She knew what was happening, her mind was groping trying to skitter away from the knowledge in front of her and knifing through her. Behind her she could hear footsteps, the servants gone to fetch their family’s private physician Mosha but it was already too late and Mosha with his knowing eyes and calming voice would say as much.

But Samira was wrong, it was not the physician but their son Rolando who had come first.

“Mother I saw Fatima running in this heat and with such a look on her face and--” he stopped. He could see it now himself. He staggered next to her leaning heavily on her chair. Strange, she felt nothing. She could not comfort even her son, not yet. For in this moment he had to seize it alone, to make the decisions himself for in this his first moment, he had to be the King. And because he was the King, it was time for to let go and give up some of her responsibility and so it was that when Mosha and the others came to the room they found Samira bint Ziri weeping brokenly over the body of her lover.

August 20, AD 835: Ramiro I of Spaña died.

_____________________________

*Quartz
**I was struck in my research by the Arab passion for grammar and language studies (to better preserve and study the Koran in Arabic apparently) and this has passed on to the Semi-Mozarabic Spaña
***Abbas Ibn Fernas (but named a more “Spanian” name ITTL, just random luck he still appears)
****The entire system is called Spaña University and each town has the name tacked on to it, so Cordoba’s would be officially titled “Spaña University of Cordoba” for example
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The Raptor of Spain #2.83 - Deceptive Appearances (Last Updated 19 Feb.)
"The greatest tool for narrative is the world you create for it to exist in."

Last edited by MNP; July 17th, 2009 at 10:42 AM..
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Old July 17th, 2009, 10:24 AM
MNP MNP is offline
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So, what do you think of the narrative style? I'll go back to more sweeping "history book" style stuff and more first person POV stuff (Rolando is not a POV character but others will be) in the future but after agonizing over this part for a while I decided the best way to tell it all and not have it be colossally dull was to do it this way.

Now it's just really dull.
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The Raptor of Spain #2.83 - Deceptive Appearances (Last Updated 19 Feb.)
"The greatest tool for narrative is the world you create for it to exist in."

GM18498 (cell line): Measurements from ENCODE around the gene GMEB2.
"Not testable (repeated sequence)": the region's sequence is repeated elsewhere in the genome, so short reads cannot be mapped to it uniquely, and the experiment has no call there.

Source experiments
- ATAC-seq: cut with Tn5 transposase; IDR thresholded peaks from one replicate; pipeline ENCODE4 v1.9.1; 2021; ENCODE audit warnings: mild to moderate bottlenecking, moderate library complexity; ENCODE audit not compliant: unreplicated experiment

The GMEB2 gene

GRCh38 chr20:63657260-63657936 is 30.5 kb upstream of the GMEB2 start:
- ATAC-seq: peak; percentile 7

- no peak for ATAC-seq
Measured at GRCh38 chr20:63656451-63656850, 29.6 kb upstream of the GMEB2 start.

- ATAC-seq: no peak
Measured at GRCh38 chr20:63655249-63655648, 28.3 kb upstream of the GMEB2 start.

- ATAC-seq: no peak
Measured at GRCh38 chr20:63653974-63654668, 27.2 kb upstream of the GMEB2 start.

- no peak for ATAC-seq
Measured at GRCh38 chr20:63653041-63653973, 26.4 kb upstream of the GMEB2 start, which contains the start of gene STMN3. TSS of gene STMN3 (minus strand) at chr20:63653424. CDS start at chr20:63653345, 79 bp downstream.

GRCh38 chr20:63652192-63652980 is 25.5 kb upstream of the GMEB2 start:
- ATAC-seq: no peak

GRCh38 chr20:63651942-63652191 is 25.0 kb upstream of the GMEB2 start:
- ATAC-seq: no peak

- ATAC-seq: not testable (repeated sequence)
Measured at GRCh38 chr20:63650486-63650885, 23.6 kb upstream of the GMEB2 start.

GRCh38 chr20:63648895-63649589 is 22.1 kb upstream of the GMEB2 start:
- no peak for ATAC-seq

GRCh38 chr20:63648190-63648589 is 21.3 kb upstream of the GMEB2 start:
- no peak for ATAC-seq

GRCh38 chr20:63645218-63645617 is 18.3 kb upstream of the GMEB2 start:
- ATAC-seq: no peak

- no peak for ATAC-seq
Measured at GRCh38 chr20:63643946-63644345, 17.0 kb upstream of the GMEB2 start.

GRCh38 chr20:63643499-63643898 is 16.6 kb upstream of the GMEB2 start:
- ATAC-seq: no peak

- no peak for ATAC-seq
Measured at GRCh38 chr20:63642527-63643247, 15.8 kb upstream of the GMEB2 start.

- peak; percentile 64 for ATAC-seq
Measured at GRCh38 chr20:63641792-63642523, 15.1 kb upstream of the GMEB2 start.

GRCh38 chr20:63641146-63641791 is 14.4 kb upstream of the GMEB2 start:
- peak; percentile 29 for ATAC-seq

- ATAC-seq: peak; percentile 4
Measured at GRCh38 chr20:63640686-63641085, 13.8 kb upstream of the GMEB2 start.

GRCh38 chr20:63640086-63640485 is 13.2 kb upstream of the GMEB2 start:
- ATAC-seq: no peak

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Old July 18th, 2009, 08:21 AM
MNP MNP is offline
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A/N: Dull indeed.

Southwest of Magdeburg, AD 842

ALDRIC* tugged his sword free from the body of the leather-armored man and looked around. All around him similar scenes were playing out and he nodded, satisfied. Screams (female) and shouts (male) rang out near one of the buildings as several of his men appeared dragging some women out from where they’d been hiding. They were dressed in the shawls and brightly colored garments of any of the other Sorb girls around these parts and he dismissed them from his thoughts a moment later as one of his captains came up and gave him the report he wanted to hear--none escaped, all the men over 14 killed.

“Well then,” he said with a sigh “I will be in my tent while you commence the standard pacification operations.”

“You are allowing me my lord Duke?”

“You’ve proved yourself well Carloman. Now you can prove yourself some more.” A minor noble he had some talent. Besides it would assure him of someone friendly to him between two of his lands.

“Thank you gracious lord!” Carloman beamed. Aldric sighed. Talent, but did he have to be so damn eager? And young?

As he rode back to his camp outside the village he scanned the surroundings himself to make sure nothing had escaped his attention. Everything looked done properly and the time tested methods developed by King Charles on how to pacify a region were working here as well. It was hard to force himself to concentrate as his body ached from the morning's fighting.

After the Consulate War ended Aldric found himself in high esteem and several rebel lands he'd recovered had been added to his own. With his growing wealth had come new responsibilities to dispense largess befitting his new station--especially after Limoges. That battle still haunted his dreams sometimes and Gisella knew why he'd wake up sweating and shaking those nights. He knew now from his war experience as he had not then that Eder Abbaran had planned that battle so that any Frankish victory would be Pyrrhic. The butchery had been intentional. That experience had been gained a few years after the war. At first he'd been kept busy riding his new lands and bringing them under his protection. A few plots he'd sold off, a few others he'd gotten permission and agreement to trade so as to make his domains more contiguous for ease of administration and defense. Returning home to his rather attractive wife had been pleasant but other than his family he grew bored.